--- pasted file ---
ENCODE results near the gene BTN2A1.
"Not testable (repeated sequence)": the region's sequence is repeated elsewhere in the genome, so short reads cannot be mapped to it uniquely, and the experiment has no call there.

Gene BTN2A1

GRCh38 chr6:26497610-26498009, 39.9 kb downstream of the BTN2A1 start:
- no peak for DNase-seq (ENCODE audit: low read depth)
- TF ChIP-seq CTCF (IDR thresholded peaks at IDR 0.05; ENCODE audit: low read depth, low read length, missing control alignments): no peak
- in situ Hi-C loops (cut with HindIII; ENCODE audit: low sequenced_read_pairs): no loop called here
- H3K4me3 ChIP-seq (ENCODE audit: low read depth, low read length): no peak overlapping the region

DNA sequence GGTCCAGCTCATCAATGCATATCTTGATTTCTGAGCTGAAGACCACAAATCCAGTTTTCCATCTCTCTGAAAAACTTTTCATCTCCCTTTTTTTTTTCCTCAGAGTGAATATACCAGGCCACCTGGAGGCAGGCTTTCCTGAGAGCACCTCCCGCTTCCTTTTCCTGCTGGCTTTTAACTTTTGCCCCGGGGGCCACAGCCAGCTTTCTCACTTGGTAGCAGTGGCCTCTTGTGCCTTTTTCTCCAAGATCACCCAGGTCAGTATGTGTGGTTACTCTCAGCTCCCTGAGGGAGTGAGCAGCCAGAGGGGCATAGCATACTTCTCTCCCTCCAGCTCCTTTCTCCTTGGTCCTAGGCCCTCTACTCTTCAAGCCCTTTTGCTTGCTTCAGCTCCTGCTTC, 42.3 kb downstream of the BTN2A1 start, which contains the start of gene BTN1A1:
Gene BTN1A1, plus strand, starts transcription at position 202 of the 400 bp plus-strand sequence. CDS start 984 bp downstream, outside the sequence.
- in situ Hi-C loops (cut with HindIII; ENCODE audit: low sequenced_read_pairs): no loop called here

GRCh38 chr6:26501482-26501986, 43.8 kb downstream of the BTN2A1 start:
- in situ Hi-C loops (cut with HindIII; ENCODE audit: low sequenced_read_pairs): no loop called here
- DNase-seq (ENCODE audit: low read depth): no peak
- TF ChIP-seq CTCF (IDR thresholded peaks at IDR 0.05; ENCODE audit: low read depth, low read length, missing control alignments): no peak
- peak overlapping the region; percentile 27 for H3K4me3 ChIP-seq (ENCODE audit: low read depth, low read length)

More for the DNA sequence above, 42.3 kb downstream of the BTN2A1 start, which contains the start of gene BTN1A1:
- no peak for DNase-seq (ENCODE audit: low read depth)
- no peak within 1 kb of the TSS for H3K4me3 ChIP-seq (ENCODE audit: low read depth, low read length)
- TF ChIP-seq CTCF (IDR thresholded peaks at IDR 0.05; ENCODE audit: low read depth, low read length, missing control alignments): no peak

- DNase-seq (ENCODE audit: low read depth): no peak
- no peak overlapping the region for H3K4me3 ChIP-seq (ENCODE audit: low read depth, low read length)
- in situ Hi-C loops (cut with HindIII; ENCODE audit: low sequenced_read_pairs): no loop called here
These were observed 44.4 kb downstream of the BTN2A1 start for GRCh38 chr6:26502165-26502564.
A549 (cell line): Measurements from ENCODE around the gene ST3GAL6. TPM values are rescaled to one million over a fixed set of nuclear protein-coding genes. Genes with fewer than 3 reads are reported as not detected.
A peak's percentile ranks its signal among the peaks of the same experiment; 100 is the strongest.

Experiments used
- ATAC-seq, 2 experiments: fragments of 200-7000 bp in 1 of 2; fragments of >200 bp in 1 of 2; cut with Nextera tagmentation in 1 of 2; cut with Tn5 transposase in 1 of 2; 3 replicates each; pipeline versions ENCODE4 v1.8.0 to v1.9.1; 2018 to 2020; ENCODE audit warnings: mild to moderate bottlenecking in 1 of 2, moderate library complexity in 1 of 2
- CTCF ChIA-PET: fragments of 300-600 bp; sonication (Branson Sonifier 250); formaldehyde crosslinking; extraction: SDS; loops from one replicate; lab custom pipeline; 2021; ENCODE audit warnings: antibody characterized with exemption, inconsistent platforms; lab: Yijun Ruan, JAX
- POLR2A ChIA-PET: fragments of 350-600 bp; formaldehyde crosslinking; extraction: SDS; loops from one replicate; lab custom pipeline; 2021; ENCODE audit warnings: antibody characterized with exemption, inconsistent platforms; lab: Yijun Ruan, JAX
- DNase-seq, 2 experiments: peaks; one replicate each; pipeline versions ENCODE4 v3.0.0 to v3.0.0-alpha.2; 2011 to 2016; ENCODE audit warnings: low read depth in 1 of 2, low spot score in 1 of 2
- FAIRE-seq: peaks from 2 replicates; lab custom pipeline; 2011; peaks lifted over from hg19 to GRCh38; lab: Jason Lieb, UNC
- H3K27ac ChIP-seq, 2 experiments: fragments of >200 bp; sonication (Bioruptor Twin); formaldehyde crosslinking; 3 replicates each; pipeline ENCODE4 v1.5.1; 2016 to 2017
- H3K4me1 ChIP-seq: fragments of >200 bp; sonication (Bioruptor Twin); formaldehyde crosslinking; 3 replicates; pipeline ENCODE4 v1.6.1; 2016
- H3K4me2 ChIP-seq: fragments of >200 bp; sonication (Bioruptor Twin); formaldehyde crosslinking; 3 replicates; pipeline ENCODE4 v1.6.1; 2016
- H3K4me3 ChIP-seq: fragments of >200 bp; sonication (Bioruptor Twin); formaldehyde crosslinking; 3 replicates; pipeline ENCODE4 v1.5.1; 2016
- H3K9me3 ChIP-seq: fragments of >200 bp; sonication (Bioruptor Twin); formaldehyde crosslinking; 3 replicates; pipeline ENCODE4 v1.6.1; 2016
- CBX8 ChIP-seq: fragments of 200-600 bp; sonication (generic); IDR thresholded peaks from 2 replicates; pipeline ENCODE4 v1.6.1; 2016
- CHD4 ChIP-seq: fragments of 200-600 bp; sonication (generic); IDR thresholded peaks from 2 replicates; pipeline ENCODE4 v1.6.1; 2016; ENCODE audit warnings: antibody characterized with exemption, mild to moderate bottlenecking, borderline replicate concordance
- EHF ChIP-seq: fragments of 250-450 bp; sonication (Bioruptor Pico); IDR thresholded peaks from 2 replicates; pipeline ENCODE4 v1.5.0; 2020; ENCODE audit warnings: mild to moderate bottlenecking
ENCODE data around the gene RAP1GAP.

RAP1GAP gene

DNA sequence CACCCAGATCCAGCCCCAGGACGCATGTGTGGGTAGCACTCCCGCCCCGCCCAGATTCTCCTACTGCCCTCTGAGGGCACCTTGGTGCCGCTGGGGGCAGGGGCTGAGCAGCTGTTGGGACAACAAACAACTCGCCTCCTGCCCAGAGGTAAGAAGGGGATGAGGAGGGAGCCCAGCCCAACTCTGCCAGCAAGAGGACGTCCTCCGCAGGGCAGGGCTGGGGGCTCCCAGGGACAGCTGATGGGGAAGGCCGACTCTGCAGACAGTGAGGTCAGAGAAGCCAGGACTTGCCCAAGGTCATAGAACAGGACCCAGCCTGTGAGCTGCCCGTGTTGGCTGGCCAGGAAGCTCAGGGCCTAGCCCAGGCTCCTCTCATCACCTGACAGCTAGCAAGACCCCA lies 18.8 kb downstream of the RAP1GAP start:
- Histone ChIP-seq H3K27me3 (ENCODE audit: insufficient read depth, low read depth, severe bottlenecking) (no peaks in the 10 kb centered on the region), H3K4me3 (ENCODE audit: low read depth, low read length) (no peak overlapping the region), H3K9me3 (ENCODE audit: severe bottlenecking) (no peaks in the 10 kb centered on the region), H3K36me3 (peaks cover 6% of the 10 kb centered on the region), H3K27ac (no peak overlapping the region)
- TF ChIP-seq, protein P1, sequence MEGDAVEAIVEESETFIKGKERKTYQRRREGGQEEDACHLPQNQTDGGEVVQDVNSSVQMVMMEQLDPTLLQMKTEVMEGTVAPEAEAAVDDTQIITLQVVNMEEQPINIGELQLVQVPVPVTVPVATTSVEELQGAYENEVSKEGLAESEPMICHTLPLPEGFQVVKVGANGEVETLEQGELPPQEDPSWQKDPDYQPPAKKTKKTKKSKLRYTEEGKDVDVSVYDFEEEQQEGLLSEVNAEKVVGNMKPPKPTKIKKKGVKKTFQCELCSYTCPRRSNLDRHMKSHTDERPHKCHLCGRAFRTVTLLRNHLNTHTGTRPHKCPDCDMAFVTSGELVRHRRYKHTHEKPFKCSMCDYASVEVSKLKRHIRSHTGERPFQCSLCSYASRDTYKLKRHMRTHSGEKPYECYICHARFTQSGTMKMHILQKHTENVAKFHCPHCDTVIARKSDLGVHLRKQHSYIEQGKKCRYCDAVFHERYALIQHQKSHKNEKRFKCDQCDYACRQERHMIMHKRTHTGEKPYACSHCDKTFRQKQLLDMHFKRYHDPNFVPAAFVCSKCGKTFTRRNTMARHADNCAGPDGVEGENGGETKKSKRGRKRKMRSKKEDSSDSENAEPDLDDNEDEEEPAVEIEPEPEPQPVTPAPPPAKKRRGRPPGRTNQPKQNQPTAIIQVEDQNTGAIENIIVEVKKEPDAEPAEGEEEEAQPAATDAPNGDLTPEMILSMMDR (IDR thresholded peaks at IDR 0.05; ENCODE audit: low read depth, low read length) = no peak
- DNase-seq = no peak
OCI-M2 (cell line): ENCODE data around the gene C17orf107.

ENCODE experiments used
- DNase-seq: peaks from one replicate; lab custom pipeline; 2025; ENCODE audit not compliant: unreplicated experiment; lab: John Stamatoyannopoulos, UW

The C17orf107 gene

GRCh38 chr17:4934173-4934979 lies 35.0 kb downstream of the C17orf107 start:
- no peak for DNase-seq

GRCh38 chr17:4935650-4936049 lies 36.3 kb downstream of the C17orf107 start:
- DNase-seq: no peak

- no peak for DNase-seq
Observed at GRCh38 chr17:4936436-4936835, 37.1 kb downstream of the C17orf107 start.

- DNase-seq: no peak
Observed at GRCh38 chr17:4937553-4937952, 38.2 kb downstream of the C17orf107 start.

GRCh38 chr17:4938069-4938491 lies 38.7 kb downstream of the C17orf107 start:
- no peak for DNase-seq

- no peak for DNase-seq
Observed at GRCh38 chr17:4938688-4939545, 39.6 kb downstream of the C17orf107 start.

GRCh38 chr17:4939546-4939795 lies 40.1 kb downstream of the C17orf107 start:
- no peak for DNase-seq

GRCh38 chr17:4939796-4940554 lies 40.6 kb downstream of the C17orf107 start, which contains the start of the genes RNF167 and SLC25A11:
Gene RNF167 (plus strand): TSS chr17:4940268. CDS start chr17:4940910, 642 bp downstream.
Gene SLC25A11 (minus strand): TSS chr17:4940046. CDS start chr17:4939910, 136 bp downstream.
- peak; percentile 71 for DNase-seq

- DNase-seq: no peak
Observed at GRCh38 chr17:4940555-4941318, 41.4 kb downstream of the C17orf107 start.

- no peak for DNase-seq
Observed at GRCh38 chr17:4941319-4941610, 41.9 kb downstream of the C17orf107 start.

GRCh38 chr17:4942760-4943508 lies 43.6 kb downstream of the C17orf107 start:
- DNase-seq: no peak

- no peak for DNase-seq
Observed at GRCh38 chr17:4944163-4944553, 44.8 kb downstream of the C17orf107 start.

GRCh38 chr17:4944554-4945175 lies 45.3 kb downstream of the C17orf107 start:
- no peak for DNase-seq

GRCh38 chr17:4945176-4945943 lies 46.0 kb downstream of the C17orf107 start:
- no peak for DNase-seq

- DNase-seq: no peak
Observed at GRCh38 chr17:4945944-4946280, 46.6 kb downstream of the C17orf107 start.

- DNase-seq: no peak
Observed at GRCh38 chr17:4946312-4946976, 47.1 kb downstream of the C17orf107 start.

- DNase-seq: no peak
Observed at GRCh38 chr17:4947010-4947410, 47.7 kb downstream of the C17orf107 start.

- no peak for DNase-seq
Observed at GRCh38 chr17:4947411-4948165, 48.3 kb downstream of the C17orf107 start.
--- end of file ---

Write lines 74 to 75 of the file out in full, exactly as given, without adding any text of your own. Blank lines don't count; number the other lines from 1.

- DNase-seq: no peak

- no peak for DNase-seq